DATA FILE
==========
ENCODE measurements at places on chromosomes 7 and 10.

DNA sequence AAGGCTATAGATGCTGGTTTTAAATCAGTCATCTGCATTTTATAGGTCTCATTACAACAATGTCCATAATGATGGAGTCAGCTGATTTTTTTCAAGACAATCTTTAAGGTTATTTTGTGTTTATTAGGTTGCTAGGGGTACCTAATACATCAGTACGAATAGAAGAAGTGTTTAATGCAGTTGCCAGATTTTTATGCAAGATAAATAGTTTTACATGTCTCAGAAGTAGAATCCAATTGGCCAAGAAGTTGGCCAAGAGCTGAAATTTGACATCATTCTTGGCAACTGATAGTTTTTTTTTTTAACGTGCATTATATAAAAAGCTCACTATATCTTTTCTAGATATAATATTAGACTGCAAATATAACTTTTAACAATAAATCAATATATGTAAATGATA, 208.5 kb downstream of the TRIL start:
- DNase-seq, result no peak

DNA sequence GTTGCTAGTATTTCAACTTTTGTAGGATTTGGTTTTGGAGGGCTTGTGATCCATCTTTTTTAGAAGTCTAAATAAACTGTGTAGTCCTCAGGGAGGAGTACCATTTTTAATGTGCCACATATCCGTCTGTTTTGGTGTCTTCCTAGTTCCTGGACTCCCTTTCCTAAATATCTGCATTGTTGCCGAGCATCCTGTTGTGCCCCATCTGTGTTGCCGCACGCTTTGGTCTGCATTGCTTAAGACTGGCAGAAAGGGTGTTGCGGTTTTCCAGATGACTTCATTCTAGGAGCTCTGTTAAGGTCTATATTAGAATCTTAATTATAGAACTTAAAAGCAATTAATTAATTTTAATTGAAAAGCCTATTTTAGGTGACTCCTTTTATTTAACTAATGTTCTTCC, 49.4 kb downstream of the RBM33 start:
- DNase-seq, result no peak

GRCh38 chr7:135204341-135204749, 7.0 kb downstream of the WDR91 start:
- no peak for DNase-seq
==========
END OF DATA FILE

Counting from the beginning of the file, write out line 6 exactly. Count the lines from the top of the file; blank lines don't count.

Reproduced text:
GRCh38 chr7:135204341-135204749, 7.0 kb downstream of the WDR91 start: